Wednesday, March 6, 2013
Evelyne P. Baumrucker
Analyst in Health Care Financing
Specialist in Health Care Financing
The Patient Protection and Affordable Care Act (ACA, P.L. 111-148, as amended) expands health insurance coverage primarily through two mechanisms: by expanding the existing Medicaid program and by establishing new health insurance exchanges where certain individuals and businesses can purchase private health insurance. Under ACA, Medicaid and exchanges are envisioned to work in tandem, with the potential to provide a continuous source of subsidized coverage for lower-income individuals and families, beginning in 2014.
On June 28, 2012, the U.S. Supreme Court issued a decision in National Federation of Independent Business v. Sebelius. The Court held that the federal government cannot terminate current Medicaid program federal matching funds if a state does not expand its Medicaid program, effectively making the ACA expansion “optional.” As a result, some states may choose not to expand their Medicaid program. Individuals who are eligible for Medicaid are not eligible for subsidies in exchange plans. Thus, some individuals in these states would not be eligible for Medicaid and could become eligible for subsidized exchange coverage, while others may remain uninsured.
Individuals who receive coverage through exchange plans will likely not receive the same benefits offered by the Medicaid program, and vice versa. For example, traditional Medicaid provides a wide range of benefits to certain beneficiaries that are not typically covered in major medical plans in the private market, such as non-emergency transportation services or Early Periodic Screening, Diagnosis, and Treatment (EPSDT). Exchange plans will reflect a “typical” private health insurance plan offered by employers, which generally includes a wide range of benefits, but not necessarily all, that are offered to various Medicaid groups of individuals. Exchange plans will be required to offer essential health benefits, which include preventive services with no cost-sharing, a benefit available to many, but not all, Medicaid beneficiaries. Thus there will likely be differences in available benefits for some individuals, depending on whether they are covered by Medicaid or exchange plans.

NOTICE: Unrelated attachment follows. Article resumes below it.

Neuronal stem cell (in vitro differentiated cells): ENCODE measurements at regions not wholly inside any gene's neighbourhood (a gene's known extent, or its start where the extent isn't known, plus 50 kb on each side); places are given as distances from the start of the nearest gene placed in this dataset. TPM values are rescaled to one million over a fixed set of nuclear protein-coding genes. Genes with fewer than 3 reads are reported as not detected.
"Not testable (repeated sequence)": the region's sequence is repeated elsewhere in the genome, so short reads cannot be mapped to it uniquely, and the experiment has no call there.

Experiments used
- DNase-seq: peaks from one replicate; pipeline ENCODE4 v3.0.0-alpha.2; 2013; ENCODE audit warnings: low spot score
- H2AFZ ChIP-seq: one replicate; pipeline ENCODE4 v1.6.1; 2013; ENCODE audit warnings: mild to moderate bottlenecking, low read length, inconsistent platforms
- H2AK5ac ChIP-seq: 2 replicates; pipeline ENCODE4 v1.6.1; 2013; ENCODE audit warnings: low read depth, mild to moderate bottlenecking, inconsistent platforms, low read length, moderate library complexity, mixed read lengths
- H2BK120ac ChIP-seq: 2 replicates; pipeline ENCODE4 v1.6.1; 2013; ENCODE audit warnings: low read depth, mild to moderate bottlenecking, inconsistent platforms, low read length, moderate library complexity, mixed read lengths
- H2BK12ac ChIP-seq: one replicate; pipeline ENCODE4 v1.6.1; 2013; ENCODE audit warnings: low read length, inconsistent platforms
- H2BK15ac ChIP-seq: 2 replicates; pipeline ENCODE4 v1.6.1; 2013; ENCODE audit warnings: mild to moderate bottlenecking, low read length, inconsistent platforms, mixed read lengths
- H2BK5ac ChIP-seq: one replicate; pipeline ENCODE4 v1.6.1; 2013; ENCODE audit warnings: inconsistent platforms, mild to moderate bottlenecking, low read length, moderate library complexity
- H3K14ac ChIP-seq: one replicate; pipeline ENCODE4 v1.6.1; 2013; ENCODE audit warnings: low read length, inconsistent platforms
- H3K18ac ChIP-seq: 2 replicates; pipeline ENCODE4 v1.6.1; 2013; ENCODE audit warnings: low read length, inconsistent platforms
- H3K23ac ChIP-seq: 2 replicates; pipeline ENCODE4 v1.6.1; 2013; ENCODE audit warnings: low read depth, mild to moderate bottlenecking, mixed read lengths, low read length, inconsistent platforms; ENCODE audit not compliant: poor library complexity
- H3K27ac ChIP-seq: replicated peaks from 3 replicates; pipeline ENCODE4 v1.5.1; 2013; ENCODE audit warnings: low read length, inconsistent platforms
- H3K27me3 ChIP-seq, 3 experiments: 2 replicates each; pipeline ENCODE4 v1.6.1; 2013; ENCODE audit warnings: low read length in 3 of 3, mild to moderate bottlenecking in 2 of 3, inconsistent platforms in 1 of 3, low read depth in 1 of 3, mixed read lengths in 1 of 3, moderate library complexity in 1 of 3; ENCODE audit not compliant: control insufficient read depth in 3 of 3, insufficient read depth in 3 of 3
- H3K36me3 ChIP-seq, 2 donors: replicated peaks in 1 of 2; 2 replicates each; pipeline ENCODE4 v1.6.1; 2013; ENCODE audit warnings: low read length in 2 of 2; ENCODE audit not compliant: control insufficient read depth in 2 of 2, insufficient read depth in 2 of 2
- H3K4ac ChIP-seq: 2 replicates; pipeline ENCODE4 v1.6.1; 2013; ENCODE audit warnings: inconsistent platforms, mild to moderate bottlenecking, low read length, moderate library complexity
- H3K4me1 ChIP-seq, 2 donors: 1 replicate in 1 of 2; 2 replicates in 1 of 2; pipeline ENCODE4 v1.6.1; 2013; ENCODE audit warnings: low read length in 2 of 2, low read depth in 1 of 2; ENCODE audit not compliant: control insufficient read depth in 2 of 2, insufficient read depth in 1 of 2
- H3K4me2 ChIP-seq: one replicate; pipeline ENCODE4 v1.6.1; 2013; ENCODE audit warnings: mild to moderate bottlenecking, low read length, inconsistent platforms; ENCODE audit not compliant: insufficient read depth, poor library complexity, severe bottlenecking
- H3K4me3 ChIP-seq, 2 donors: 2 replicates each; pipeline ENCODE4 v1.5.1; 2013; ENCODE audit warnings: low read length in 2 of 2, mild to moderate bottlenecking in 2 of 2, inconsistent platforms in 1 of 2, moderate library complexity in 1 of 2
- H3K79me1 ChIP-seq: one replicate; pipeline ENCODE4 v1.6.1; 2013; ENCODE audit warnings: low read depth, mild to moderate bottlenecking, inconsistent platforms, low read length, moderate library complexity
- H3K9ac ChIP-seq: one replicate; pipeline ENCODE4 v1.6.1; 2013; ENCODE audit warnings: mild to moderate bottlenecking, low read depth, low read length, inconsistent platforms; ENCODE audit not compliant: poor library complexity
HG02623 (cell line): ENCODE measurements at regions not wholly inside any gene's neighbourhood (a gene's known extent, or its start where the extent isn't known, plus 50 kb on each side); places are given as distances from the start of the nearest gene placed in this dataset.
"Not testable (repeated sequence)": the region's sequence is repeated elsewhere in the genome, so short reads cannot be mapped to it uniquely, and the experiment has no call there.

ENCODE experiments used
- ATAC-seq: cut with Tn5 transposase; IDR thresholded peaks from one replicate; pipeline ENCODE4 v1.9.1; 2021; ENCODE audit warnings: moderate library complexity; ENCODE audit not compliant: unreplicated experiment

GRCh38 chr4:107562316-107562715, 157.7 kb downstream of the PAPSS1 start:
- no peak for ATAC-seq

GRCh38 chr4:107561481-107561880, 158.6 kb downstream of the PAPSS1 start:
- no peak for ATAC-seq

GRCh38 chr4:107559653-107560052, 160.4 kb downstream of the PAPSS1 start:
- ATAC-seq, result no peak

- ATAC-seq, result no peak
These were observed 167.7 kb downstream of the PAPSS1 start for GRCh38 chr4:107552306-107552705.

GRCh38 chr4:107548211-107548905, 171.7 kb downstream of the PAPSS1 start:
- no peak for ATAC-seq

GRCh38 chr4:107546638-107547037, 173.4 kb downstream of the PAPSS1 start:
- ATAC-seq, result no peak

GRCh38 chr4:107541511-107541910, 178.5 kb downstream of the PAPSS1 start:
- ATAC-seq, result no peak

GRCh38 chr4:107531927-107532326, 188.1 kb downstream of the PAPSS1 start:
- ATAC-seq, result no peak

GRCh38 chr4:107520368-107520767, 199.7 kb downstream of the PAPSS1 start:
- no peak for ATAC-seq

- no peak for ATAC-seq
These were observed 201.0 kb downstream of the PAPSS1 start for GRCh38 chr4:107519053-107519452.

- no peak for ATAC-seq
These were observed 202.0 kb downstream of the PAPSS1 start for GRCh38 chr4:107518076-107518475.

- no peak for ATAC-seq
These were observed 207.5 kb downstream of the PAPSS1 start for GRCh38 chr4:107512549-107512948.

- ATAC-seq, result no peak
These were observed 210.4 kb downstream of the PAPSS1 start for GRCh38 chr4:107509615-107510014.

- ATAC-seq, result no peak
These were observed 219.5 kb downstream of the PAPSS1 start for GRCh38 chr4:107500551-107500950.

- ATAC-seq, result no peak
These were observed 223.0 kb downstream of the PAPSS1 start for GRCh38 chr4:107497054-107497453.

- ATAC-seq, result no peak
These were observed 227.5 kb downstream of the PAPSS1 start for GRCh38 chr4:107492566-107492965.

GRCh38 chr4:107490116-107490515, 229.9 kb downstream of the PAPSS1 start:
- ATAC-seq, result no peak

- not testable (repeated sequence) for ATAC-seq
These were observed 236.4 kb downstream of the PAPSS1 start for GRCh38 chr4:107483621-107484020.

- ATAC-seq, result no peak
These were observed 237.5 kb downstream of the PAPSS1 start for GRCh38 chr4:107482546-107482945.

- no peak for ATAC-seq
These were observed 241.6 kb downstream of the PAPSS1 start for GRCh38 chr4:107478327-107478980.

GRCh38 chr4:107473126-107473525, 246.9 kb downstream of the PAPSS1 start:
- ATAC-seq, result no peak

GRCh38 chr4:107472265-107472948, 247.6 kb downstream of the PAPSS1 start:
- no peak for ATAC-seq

In lieu of traditional Medicaid benefits, states can choose to offer an alternative set of benefits (benchmark and benchmark-equivalent coverage) that will include the essential health benefits, but only to certain groups of Medicaid beneficiaries. This alternative set of benefits has the potential to more closely align the benefits under Medicaid and the exchange for certain individuals.
In addition to differences in benefits, there may also be differences with regard to the costs required of individuals. Currently, states may require certain Medicaid beneficiaries to share in the cost of services, but because of their lower income, such obligations are generally limited. Nonetheless, variation exists across the different categories of Medicaid eligibility groups with respect to costs. Similarly, ACA provides for premium and cost-sharing assistance for the purchase of exchange plans for certain lower-income individuals. However the only permissible variation across qualified individuals (or families) for these exchange subsidies is based on income.
Another group for whom the alignment between Medicaid and exchanges is important is composed of individuals who are covered by Medicaid today, but who may lose Medicaid coverage when states are allowed to scale back their Medicaid program. This state “maintenance of effort” requirement for covering certain adults will be lifted beginning in 2014 (and in 2019 for the coverage of children). Some of these individuals will qualify for subsidies through exchange plans, while others may become uninsured. Additionally, some individuals may “churn”; that is, they may go back and forth between Medicaid and exchange coverage, depending on their financial or other situation at the time. While some “churning” may be unavoidable, minimizing its effects may be critical to the health coverage of affected individuals and families.
The 113th and future Congresses will likely continue to play a significant role in shaping U.S. health care policy. This report provides an analysis of some of the key similarities and differences between Medicaid and insurance plan structure in plans offered through exchanges. Because Medicaid services vary by population covered and by state, and exchanges’ plans can also vary by state, this report provides insight into the complexities and issues when comparing beneficiary benefits and costs to individuals for Medicaid and the exchanges. The inherent variations in Medicaid and the uncertainty about exactly how the exchanges will operate are just two of the factors that complicate a comparison.
Date of Report: February 28, 2013
Number of Pages: 30
Order Number: R42978
R42978.pdf to use the SECURE SHOPPING CART
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